Last Updated on June 23, 2024

“A restaurant is a fantasy – a kind of living fantasy in which diners are the most important members of the cast” – restauranteur Danny Meyer.

I thought of this quote when I was in Lagos, an ancient maritime town nestled in the famed Algarve region of southern Portugal. While Lagos is known for its beautiful beaches, rock formations, gorgeous marina, restaurants, and hotels, it also holds title as a historic center of the Portuguese Age of Discovery and was a frequent home of Henry the Navigator.

Lagos seemed a perfect destination to continue my pursuit of authentic Portuguese cuisine.

I wasn’t expecting to find that experience in a hotel restaurant, but I’ve learned to trust the advice of locals when they say it’s good. Good in this case was an understatement!

Restaurante Páteo Velho is in the very heart of the Old Town in Lagos, in the Tivoli Lagos Algarve Hotel, a 4-star property that strives to reflect local culture. To find the restaurant you must step outside the hotel and wander along a winding walkway lit at dusk with glowing lanterns.

I soon found myself stepping into a white-on-white world, beautifully lighted to create an ethereal ambiance of serenity, and artistically decorated with blue-on-white wall tiles depicting Portuguese nautical scenes, and mosaic handmade stoneware gracing the clever niches. I felt transported in time.

From the moment my husband and I were warmly greeted and welcomed into a charming intimate setting, it was an epicurean experience to remember.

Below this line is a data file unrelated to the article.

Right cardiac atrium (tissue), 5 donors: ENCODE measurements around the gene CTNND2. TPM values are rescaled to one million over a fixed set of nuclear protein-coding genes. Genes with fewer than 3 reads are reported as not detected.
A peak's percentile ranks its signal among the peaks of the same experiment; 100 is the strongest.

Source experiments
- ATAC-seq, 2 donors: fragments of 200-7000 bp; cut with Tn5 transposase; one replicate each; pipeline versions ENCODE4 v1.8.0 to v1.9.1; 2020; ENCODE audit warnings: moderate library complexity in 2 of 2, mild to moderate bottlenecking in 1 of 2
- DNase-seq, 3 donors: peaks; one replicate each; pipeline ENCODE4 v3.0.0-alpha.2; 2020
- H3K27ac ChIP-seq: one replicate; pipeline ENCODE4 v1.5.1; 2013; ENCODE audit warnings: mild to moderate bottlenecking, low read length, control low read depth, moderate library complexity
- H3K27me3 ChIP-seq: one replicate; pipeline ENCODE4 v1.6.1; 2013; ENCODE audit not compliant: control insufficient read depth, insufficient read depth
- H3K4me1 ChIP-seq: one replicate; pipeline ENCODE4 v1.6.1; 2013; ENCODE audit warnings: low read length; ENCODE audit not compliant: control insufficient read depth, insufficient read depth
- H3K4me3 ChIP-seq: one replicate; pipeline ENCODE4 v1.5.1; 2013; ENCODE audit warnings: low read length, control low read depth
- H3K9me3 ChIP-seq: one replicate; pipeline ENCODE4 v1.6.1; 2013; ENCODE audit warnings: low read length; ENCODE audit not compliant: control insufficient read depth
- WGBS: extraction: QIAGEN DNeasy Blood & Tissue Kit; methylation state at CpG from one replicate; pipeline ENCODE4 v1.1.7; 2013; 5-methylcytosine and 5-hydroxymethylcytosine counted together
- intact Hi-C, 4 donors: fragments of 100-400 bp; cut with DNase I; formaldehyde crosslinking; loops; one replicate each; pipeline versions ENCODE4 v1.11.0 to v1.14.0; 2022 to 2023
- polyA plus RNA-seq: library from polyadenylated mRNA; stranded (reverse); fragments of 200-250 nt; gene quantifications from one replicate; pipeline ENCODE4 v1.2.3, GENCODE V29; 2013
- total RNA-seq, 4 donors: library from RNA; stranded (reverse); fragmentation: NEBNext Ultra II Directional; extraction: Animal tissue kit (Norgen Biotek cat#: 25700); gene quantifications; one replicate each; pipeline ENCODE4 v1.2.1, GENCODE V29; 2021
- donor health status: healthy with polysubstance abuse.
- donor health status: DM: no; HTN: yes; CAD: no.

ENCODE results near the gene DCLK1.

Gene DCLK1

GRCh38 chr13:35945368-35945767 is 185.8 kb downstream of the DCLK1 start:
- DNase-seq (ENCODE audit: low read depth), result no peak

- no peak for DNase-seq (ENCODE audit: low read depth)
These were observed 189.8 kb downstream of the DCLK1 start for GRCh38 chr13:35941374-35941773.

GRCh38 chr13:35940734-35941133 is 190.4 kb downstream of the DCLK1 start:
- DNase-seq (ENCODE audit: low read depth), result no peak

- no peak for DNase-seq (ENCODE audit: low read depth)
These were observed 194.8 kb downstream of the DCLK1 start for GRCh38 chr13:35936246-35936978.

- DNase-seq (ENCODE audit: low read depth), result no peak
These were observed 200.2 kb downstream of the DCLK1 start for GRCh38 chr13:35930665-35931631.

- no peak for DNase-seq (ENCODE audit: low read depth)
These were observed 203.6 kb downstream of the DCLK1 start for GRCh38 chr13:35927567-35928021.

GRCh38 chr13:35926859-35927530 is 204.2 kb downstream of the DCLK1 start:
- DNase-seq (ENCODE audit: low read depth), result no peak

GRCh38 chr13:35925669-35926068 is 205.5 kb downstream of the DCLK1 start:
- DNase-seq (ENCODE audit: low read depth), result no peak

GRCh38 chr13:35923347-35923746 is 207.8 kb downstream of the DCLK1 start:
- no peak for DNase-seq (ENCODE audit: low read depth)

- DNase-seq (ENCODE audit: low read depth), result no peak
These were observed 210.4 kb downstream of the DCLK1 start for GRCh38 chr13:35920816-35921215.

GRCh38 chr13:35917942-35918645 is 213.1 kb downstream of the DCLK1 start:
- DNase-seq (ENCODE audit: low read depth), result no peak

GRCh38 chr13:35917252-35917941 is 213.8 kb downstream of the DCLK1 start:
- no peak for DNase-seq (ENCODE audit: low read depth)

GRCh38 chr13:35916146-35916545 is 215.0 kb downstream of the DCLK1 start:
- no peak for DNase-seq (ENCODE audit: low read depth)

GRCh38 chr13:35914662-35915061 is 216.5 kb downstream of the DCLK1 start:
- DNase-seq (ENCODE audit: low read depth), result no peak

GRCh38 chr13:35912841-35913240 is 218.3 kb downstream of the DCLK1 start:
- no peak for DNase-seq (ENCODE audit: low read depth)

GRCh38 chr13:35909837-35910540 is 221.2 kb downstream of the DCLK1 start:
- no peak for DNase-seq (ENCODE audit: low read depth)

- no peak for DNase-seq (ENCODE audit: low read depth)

To Couvert or not to Couvert?

Blue and white tiles honoring Portugal's long nautical history at Restaurante Páteo Velho in Lagos.
Blue and white tiles honoring Portugal’s long nautical history at Restaurante Páteo Velho in Lagos. Photo by Sarita Simmons

We arrived early, at 7 pm; while most Portuguese do not dine until later, usually around 8:30 to 10ish, we were offered a lovely table near the large fireplace. The evening light coming from a high window above us cast a diffused feathery glow across the room, while candles flickered artfully on walls and at each table.

I immediately noticed that an aromatic and symbolic sprig of rosemary was tucked into every place setting. Rosemary signifies love and remembrance and is also believed to bring good luck and prosperity.

We were off to a good start.

We chose to begin our meal with a traditional Portuguese couvert of freshly baked bread, Algarve olive oil and an amazing platter of bespoke flavored butters and olives. The chilled and mounded dollops of butter arrived on a traditional blue and white tile, which made points for a lovely presentation. The first bite announced that these little butters were going to be an amazing treat to taste, starting with the garlic and parsley flavor butter, along with the “Alheira” and its Portuguese smoked sausage flavor.

My favorite was the one that entertained my tastebuds with the mouthwatering flavor of anchovies and saffron. Delicious!

Epicurean Magic

Traditional Portuguese Cataplana fish stew at Restaurante Páteo Velho in Lagos.
Traditional Portuguese Cataplana fish stew at Restaurante Páteo Velho in Lagos. Photo by Sarita Simmons

I specifically requested an authentic local dish, one that might be served regularly in a Portuguese home. My eyes widened when a silver, clam-shaped vessel was delivered tableside, and a traditional Portuguese seafood dish of Cataplana was ceremoniously served with steaming fanfare.

A rich, savory aroma immediately enveloped the table – heavenly! I found myself leaning forward to inhale the sublimely melded aroma of clams, mussels, shrimp, scallops, white fish, and a medley of vegetables simmering in a piquant tomato-based broth.

Cataplana is both the name of the dish and the traditional pot that it is cooked in. One could describe the cataplana pot as looking like a clam, or even a flying saucer with a bowl-shaped base and clip-on lid. The lid is the key – it holds in the steam when the dish is cooking so the sauce simmers, but the seafood arranged on top only steams.